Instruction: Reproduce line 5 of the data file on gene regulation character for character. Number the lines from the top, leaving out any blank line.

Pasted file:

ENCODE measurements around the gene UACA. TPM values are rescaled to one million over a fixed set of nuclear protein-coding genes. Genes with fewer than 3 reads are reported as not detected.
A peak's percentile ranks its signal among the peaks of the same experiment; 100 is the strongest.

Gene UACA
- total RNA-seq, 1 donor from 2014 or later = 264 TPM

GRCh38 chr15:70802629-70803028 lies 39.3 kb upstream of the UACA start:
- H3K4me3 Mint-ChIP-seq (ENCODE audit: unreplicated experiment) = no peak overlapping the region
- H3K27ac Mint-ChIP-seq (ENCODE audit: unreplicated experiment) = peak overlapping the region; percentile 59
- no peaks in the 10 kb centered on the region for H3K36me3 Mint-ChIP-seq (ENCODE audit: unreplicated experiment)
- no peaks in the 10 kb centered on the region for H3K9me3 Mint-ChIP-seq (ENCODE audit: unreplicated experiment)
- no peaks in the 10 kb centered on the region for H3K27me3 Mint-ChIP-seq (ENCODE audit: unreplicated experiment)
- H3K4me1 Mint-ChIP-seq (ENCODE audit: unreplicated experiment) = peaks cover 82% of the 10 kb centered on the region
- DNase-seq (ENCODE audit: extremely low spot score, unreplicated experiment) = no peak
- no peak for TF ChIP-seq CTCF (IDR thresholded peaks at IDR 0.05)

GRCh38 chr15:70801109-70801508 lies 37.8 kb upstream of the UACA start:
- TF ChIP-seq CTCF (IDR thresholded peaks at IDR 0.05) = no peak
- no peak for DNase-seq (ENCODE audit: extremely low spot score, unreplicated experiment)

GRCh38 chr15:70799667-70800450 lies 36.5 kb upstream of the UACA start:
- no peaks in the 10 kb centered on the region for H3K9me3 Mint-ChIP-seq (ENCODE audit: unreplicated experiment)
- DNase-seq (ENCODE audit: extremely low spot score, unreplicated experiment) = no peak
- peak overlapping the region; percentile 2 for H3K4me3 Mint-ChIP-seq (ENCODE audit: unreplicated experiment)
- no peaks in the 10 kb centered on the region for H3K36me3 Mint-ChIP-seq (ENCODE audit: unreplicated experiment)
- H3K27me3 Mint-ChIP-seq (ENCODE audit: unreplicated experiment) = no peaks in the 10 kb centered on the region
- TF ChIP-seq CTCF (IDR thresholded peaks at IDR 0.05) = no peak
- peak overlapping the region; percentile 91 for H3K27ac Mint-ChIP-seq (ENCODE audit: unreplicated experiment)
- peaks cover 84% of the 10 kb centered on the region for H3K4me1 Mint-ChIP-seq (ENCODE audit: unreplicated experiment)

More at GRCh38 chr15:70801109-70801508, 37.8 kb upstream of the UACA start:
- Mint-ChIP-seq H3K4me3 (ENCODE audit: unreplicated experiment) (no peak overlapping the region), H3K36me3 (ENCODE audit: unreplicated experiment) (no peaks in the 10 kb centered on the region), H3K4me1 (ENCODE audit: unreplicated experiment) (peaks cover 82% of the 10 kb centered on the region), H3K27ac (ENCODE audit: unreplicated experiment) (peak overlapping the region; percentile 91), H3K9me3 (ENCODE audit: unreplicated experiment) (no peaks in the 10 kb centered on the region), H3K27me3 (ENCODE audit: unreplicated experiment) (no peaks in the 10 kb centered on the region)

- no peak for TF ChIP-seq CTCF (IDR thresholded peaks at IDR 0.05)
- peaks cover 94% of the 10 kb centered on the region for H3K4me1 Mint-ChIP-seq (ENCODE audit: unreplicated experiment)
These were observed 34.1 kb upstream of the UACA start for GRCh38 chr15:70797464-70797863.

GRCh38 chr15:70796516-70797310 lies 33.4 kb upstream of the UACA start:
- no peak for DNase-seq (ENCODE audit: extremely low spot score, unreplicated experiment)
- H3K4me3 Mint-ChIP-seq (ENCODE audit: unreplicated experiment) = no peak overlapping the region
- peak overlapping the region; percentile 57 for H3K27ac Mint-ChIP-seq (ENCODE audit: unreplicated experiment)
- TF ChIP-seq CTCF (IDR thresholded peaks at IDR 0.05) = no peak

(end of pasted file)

GRCh38 chr15:70802629-70803028 lies 39.3 kb upstream of the UACA start: